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From "Garick Hamlin (JIRA)" <>
Subject [jira] Commented: (DBCP-156) [dbcp] Specifying the maximum lifetime of a connection
Date Wed, 09 Jun 2010 15:59:15 GMT


Garick Hamlin commented on DBCP-156:

I am completely new to dbcp, so perhaps I am barking up the wrong tree here, but this feature
is exactly what I was just now looking for in the documentation.

BTW, I wanted this for a postgres setup, not mysql so the feature is generic.

There are good reasons to have a maximum connection life.
+ It is handy for graceful downtime free maintenance by allowing tomcat tcp sessions to be
migrated one at a time
+ It help deals with things that shouldn't happen like memory leaks in a database backend.
 This is not a problem
I am currently experiencing, but it a good practice to have a maximium lifetime in case a
leak was introduced this 
would make it non-critical to operations.

A connect costs a few milliseconds.   Having a lifetime of 10 seconds would be a huge benefit
for failover.  A connect costs a milliseconds, re-prepares are often cheap and may actually
improve performance for me on this app.

Basically the high level design was looking like this:
[ App ] -> [ DBCP ] -> [ pgbouncer ] -> [ postgres cluster ]

(I could eliminate pgbouncer here and replace it with stateful NAT but by having pgbouncer
there I can have pgbouncer allow connect / logins to succeed and cause things to merely block
 briefy during switchover so the change is more transparent.)

So, I think this is useful.

If dbcp had it ... I would probably use dbcp.  I may or may not use it as it stands now..

> [dbcp] Specifying the maximum lifetime of a connection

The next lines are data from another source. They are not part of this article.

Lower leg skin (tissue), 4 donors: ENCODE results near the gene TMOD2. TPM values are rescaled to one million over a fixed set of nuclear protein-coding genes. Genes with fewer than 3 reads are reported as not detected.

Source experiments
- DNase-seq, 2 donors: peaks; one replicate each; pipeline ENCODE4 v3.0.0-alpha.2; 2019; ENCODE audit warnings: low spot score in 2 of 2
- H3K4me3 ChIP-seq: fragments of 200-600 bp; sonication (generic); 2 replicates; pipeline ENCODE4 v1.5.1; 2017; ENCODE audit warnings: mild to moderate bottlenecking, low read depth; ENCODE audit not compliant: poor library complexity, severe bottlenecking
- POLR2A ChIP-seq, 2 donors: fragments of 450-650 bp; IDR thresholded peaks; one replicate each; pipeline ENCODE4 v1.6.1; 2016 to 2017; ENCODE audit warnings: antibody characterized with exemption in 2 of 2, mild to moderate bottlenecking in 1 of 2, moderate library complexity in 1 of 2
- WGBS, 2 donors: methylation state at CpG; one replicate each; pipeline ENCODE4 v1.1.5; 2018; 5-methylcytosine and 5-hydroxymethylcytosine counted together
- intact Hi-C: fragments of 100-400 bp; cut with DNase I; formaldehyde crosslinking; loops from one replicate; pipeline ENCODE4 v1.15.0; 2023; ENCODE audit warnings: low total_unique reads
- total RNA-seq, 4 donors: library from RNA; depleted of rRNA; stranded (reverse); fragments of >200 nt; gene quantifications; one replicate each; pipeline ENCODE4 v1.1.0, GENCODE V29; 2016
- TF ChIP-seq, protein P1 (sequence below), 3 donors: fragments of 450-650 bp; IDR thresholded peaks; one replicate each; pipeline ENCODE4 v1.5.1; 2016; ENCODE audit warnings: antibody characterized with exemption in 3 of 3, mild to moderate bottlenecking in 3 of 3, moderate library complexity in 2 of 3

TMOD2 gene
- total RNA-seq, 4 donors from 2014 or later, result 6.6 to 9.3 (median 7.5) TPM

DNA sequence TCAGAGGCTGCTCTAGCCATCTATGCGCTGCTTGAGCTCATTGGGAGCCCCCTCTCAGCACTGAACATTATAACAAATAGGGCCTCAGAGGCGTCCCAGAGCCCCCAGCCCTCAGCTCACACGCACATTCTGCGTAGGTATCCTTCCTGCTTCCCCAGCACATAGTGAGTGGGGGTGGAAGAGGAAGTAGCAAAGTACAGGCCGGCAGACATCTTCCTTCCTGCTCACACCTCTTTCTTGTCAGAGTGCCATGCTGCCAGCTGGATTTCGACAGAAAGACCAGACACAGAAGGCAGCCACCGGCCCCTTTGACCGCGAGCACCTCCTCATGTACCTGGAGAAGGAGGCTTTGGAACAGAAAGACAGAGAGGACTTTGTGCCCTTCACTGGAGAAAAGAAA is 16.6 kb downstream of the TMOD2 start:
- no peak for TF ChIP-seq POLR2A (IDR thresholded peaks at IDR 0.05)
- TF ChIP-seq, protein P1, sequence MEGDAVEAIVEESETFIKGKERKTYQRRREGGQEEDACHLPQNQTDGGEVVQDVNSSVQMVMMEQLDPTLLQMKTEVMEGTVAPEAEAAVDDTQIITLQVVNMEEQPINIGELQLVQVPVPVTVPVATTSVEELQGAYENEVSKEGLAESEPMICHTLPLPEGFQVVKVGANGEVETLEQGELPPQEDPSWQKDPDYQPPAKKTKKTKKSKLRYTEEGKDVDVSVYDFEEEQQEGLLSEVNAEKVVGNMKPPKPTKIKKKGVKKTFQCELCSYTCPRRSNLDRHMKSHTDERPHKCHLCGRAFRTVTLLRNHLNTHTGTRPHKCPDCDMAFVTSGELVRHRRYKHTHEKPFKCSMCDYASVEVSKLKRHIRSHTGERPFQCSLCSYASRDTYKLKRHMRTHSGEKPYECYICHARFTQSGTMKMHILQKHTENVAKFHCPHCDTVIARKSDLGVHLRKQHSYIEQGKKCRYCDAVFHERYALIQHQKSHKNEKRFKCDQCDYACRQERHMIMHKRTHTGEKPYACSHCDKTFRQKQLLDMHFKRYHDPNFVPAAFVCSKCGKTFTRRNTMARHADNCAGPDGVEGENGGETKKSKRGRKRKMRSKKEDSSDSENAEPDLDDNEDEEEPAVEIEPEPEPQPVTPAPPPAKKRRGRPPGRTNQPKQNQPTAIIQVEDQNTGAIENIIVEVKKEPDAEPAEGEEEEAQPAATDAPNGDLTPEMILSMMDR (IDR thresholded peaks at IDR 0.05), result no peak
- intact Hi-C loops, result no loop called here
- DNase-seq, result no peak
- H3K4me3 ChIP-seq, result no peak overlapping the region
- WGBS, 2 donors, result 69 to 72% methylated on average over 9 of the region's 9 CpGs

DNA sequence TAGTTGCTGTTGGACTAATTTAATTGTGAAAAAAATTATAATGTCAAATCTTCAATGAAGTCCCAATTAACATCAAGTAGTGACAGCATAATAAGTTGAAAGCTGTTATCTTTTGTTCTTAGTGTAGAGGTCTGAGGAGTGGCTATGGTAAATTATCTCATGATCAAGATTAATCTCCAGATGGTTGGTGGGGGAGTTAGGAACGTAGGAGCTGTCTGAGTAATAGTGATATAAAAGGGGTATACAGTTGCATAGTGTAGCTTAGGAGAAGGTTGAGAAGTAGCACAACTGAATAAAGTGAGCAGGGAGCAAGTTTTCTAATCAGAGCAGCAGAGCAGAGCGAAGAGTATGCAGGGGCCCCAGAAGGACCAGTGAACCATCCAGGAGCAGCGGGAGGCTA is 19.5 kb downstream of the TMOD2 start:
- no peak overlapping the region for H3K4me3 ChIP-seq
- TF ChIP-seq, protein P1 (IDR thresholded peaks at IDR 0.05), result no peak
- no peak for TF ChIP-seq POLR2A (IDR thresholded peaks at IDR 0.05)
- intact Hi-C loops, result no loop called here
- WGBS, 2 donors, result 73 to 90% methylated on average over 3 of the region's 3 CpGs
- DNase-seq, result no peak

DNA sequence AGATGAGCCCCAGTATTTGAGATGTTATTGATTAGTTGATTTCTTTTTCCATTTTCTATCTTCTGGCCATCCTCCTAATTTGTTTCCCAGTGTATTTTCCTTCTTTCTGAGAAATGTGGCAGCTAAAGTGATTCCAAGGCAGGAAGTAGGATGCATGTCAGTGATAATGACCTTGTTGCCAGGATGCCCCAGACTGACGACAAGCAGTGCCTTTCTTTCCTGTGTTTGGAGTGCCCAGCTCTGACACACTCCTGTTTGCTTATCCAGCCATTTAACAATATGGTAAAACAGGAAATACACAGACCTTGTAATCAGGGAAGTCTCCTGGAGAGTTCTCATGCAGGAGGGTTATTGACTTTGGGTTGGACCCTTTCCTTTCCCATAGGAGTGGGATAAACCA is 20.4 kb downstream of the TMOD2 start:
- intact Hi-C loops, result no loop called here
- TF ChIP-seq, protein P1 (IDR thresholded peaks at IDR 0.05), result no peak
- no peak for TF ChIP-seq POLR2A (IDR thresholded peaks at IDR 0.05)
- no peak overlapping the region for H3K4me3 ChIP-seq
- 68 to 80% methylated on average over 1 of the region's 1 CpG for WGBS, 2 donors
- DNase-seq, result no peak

> ------------------------------------------------------
>                 Key: DBCP-156
>                 URL:
>             Project: Commons Dbcp
>          Issue Type: Improvement
>    Affects Versions: 1.1
>         Environment: Operating System: All
> Platform: All
>            Reporter: Juergen Hoeller
>            Priority: Minor
>             Fix For: 2.0
> It would be excellent if BasicDataSource had a "maxLifetime" property, for 
> specifying the maximum lifetime of a connection in the pool, no matter how long 
> it's been active or idle, and no matter whether it still seems to be alive. 
> Commons DBCP does not support this yet; it just offers various connection 
> validation means, which is not the same.
> This is particularly relevant for MySQL Connector/J 3.0.x which tries to apply 
> some weird automatic recovery when a MySQL connection has timed out, resulting 
> in all sorts of issues. The best way to deal with this is to set the maximum 
> lifetime of a connection to 4 hours or the like: If it's older, simply kill it, 
> even if it's still alive at that point of time.
> Note that Proxool ( does have such a property, 
> namely "maximum-connection-lifetime". Resin's connection pool has a similar 
> property named "max-pool-time" (
> config.xtp). I tend to prefer Commons DBCP, but the lack of such a property 
> forces me to look for alternative pools.
> Juergen

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